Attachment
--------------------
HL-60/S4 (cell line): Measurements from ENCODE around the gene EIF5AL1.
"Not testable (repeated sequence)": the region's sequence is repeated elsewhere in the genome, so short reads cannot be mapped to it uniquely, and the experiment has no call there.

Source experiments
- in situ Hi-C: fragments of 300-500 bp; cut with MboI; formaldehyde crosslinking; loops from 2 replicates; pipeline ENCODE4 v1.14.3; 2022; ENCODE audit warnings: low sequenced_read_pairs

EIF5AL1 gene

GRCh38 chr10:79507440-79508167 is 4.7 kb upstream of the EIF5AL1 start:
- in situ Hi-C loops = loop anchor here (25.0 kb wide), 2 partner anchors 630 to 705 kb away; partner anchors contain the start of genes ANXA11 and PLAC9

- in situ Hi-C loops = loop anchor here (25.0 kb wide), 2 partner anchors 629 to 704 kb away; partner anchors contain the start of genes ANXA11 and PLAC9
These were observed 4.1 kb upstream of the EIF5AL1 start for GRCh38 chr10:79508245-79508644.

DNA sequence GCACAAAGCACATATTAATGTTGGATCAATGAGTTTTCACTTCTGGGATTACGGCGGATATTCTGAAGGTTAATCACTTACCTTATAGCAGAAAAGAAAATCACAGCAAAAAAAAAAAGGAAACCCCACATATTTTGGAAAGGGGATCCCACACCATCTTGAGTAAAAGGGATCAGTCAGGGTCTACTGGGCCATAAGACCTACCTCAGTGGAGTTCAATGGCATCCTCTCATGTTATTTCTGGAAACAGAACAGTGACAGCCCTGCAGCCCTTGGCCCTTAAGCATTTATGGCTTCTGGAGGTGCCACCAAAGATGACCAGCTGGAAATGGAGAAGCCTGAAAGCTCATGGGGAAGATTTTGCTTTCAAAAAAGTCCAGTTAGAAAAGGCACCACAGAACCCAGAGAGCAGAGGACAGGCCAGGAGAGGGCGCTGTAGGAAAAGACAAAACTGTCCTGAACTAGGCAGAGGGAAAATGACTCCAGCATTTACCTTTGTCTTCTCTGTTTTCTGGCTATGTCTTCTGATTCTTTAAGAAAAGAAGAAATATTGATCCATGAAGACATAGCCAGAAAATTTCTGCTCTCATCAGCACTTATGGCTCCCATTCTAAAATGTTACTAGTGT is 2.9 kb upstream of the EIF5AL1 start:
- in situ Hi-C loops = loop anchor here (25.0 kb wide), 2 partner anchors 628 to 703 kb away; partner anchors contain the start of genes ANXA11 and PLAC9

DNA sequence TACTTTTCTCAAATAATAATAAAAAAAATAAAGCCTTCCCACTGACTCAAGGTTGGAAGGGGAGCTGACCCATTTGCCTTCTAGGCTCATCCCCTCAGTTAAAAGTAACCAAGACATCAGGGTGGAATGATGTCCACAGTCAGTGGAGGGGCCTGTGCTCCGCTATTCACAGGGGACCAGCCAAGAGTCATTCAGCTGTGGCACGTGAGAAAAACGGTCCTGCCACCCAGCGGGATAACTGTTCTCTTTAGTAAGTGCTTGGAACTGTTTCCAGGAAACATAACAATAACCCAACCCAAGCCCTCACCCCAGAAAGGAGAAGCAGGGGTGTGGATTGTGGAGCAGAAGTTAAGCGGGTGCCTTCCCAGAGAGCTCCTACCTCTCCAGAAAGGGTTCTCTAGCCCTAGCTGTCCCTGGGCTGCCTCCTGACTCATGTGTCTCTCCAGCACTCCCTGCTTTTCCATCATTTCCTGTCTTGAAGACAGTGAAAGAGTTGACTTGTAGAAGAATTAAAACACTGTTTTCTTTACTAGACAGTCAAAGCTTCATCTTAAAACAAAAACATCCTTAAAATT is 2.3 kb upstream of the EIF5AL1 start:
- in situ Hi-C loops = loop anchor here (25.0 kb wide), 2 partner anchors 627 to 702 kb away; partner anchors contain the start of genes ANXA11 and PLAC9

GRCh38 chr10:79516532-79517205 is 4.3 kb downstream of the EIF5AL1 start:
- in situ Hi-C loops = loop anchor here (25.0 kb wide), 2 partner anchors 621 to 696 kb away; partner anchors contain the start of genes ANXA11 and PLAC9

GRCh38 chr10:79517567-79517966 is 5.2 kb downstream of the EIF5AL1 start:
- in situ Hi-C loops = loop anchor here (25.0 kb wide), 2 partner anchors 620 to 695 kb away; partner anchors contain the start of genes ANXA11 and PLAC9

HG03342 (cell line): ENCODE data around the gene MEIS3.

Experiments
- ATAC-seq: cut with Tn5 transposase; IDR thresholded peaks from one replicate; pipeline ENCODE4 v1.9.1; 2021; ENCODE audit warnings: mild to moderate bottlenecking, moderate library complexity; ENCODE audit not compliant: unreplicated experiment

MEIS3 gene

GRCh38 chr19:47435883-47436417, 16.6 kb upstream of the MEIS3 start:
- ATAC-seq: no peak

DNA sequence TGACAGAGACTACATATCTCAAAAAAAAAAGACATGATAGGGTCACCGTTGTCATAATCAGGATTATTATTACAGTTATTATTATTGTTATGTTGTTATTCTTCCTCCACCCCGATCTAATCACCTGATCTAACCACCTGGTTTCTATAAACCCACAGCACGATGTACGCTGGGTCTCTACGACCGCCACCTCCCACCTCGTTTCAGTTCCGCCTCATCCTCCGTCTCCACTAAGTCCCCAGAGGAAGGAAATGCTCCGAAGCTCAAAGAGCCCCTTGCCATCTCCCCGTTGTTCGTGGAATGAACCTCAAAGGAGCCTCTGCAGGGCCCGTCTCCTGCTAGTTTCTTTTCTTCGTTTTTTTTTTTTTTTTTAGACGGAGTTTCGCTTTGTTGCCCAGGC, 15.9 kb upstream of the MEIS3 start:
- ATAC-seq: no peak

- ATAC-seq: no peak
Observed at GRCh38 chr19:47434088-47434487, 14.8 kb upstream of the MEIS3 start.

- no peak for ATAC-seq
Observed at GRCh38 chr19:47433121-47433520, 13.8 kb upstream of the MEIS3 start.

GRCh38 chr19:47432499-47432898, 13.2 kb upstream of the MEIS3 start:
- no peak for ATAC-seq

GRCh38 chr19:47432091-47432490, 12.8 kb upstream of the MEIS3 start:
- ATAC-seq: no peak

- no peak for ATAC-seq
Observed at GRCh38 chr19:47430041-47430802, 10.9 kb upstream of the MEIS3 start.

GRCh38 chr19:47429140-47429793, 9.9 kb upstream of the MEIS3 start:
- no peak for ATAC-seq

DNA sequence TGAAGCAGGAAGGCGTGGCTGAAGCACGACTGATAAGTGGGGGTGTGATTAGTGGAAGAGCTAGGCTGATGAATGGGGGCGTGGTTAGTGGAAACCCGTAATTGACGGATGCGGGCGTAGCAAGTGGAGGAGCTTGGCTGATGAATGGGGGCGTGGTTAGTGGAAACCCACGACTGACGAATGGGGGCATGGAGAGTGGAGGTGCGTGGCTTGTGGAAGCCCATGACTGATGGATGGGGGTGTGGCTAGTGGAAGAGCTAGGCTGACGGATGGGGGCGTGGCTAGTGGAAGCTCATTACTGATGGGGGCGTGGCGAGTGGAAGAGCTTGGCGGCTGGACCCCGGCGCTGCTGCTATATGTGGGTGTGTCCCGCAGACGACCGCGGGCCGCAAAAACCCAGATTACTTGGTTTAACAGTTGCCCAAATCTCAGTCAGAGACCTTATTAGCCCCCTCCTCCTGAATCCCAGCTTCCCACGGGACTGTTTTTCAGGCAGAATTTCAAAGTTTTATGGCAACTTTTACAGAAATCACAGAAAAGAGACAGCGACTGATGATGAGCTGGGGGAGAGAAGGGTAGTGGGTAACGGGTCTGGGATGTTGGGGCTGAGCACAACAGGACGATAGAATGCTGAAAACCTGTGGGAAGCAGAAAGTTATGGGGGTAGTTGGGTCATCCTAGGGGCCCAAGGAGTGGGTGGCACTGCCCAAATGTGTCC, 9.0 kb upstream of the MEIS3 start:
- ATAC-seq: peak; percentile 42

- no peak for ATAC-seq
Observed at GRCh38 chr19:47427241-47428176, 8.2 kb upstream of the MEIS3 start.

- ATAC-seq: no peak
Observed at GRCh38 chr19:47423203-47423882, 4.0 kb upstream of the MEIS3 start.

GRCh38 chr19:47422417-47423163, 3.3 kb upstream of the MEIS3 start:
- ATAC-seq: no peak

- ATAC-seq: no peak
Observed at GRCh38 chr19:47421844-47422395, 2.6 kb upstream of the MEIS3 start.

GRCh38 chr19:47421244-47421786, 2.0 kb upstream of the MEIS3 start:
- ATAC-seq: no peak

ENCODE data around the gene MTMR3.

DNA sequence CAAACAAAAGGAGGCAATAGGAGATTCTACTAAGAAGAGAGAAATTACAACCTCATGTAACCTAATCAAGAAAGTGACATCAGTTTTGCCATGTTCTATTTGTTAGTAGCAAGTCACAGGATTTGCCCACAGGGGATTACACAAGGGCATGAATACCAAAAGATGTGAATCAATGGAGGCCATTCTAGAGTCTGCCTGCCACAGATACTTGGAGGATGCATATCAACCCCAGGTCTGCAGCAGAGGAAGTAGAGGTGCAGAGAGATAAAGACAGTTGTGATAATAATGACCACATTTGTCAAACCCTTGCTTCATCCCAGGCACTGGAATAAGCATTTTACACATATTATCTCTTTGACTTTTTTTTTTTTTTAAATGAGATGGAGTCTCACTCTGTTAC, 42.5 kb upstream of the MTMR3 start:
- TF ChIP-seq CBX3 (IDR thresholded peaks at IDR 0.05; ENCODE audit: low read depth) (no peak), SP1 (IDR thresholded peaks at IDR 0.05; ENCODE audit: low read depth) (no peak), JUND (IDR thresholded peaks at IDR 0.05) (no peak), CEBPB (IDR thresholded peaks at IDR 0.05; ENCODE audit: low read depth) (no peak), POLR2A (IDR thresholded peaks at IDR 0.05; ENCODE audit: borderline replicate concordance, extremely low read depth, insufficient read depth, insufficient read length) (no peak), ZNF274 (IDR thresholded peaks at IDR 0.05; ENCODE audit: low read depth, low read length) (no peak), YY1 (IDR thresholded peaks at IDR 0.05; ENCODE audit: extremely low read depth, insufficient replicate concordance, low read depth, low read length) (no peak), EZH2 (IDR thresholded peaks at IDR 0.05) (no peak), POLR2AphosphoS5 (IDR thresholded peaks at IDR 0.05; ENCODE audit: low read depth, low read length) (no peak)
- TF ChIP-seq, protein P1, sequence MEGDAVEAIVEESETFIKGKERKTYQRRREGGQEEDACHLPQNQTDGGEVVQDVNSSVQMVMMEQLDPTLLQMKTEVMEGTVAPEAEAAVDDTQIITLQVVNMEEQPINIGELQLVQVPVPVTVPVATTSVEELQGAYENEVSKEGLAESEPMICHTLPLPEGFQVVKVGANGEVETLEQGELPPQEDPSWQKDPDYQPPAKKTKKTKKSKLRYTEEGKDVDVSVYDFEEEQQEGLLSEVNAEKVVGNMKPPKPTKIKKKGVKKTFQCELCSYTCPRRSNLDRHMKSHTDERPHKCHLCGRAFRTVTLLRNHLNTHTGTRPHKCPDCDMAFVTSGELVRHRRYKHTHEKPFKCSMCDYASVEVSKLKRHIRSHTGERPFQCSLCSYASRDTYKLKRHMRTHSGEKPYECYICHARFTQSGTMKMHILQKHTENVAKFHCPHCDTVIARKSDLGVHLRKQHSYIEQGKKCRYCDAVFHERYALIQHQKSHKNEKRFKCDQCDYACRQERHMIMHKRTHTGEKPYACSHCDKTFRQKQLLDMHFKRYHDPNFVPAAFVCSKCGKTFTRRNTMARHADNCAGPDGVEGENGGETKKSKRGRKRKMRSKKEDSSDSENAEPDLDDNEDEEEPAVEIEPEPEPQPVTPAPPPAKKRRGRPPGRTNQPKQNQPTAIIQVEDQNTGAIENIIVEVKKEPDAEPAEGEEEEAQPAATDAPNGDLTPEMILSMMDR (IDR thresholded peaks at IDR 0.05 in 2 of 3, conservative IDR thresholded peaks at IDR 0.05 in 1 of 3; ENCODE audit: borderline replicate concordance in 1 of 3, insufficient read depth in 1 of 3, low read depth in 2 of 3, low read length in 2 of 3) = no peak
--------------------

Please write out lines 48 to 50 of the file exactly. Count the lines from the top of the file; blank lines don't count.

GRCh38 chr19:47421244-47421786, 2.0 kb upstream of the MEIS3 start:
- ATAC-seq: no peak

ENCODE data around the gene MTMR3.